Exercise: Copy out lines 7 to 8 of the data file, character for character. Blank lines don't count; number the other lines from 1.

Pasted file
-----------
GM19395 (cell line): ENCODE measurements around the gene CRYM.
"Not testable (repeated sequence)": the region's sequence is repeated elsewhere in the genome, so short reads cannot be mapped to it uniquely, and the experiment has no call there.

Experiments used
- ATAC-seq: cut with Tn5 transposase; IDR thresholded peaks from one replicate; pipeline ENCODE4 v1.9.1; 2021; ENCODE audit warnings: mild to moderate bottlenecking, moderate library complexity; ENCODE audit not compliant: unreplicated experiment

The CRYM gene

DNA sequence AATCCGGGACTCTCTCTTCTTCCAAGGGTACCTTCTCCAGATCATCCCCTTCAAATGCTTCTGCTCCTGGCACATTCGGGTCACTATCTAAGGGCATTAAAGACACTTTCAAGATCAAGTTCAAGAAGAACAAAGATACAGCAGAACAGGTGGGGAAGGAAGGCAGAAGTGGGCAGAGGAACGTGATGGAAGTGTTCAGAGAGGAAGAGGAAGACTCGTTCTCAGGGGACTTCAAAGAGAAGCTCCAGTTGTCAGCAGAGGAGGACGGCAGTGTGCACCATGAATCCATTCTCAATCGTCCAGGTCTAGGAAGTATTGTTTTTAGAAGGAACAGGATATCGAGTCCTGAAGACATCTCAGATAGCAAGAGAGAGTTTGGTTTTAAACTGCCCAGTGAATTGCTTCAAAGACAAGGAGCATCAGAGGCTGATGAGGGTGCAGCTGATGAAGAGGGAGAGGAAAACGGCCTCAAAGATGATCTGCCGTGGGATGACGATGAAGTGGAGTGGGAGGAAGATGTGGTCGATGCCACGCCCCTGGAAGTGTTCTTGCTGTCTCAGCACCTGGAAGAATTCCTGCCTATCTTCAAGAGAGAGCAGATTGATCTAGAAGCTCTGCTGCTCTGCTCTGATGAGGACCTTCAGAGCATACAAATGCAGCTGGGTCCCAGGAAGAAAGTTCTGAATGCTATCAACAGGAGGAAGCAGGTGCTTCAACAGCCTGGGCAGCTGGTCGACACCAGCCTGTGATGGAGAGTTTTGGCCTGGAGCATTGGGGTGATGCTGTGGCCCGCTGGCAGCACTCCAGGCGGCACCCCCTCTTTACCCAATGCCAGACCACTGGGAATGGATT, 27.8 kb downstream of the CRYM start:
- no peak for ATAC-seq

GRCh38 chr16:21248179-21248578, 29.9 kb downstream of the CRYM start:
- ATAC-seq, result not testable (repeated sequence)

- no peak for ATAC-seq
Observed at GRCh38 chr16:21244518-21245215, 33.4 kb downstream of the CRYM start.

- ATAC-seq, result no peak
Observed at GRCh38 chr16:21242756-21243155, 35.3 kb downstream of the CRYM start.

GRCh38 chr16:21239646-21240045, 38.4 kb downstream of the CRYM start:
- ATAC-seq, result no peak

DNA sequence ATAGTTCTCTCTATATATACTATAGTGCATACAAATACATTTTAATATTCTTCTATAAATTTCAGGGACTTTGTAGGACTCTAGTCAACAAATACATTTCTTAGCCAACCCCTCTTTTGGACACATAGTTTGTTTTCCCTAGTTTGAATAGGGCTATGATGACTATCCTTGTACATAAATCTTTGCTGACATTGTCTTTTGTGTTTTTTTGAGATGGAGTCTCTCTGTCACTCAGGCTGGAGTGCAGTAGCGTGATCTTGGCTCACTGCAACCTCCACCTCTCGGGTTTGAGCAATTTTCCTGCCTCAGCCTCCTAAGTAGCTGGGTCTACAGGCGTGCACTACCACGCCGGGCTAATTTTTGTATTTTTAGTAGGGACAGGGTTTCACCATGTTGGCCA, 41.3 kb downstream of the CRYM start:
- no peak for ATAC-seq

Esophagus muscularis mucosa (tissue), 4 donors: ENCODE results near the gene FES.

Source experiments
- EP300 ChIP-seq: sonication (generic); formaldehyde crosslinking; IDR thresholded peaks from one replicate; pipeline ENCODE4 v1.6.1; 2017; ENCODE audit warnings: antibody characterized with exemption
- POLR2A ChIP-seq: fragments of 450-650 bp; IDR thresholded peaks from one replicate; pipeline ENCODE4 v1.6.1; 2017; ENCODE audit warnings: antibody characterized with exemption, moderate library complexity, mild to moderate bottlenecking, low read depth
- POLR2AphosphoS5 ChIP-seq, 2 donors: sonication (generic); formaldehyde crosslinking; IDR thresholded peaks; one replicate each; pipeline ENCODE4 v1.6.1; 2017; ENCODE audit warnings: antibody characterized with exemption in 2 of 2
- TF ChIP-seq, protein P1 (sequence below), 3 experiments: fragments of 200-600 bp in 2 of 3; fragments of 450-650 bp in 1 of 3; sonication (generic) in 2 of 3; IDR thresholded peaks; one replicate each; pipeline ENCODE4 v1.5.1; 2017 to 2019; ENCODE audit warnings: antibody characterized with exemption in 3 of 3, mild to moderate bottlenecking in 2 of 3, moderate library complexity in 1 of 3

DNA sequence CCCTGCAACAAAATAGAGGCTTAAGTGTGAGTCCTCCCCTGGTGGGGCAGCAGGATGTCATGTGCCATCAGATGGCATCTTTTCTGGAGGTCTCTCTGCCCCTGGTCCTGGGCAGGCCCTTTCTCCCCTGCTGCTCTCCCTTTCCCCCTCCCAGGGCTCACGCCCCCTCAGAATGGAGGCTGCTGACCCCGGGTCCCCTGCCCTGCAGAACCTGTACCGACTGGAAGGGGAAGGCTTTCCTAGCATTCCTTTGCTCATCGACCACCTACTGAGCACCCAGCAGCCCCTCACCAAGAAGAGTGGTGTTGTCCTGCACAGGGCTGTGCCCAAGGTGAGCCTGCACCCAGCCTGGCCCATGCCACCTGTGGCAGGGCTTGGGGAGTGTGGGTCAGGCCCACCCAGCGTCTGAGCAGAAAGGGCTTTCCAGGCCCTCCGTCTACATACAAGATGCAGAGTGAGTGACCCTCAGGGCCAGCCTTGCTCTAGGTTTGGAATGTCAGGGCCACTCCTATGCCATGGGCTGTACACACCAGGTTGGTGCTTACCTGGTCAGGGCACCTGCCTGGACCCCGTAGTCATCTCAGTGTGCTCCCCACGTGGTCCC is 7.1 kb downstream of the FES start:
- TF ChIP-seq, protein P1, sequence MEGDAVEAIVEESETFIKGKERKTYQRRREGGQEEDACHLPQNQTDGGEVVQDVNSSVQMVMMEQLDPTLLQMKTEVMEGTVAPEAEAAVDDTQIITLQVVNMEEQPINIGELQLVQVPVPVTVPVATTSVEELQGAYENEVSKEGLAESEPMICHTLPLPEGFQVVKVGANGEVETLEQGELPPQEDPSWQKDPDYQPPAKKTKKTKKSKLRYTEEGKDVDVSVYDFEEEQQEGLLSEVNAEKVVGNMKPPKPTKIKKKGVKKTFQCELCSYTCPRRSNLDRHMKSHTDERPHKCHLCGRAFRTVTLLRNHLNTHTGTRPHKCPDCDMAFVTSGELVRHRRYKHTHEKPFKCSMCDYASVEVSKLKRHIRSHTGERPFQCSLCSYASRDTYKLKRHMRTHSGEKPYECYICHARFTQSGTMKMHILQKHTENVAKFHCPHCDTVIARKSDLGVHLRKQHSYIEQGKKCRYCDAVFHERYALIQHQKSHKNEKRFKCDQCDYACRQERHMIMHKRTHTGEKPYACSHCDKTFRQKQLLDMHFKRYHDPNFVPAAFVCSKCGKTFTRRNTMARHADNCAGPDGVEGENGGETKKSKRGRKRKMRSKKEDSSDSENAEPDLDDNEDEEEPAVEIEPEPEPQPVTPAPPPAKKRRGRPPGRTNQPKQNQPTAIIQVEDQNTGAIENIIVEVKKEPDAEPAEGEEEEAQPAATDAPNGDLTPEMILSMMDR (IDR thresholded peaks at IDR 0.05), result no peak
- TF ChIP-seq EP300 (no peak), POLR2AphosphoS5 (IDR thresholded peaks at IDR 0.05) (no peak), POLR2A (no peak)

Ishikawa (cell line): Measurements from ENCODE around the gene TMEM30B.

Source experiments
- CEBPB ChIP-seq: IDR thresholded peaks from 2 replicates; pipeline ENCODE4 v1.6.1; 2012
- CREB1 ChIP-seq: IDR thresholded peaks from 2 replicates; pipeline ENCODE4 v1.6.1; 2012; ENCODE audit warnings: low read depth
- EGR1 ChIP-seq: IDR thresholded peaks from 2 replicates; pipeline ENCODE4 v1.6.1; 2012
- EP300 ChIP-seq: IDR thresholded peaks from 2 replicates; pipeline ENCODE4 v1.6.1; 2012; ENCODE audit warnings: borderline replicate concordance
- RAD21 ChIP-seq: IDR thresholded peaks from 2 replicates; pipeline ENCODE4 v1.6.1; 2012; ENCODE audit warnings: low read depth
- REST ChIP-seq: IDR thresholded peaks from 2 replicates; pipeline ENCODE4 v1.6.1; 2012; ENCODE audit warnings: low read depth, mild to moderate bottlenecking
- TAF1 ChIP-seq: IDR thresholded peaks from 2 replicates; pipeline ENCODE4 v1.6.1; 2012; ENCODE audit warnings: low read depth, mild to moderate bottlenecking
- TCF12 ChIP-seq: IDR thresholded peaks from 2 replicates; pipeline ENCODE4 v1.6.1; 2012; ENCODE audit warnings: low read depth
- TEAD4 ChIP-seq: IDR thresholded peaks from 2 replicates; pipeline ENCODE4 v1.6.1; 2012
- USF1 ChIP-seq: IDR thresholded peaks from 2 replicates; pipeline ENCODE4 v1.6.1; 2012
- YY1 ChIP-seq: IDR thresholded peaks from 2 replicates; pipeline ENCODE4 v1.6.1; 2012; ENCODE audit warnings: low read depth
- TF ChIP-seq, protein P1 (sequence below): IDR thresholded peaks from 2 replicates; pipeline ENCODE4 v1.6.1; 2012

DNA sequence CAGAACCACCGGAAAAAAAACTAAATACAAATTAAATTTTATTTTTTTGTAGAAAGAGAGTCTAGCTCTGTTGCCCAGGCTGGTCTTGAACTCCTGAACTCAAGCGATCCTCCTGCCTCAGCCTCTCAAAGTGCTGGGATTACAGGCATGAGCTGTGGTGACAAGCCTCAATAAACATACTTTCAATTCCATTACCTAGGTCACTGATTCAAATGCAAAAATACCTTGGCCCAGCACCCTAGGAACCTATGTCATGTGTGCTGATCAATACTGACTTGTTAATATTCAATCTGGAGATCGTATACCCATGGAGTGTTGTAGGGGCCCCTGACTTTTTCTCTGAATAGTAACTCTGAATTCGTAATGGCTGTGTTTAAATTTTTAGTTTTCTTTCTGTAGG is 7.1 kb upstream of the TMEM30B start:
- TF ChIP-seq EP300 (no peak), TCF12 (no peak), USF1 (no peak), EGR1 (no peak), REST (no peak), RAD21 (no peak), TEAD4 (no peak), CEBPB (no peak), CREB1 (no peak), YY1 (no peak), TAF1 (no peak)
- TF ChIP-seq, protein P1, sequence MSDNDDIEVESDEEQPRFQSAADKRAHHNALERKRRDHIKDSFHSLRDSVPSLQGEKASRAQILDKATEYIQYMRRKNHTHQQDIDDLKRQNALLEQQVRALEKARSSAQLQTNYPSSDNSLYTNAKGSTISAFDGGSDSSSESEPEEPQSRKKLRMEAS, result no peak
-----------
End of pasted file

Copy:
- no peak for ATAC-seq

GRCh38 chr16:21248179-21248578, 29.9 kb downstream of the CRYM start: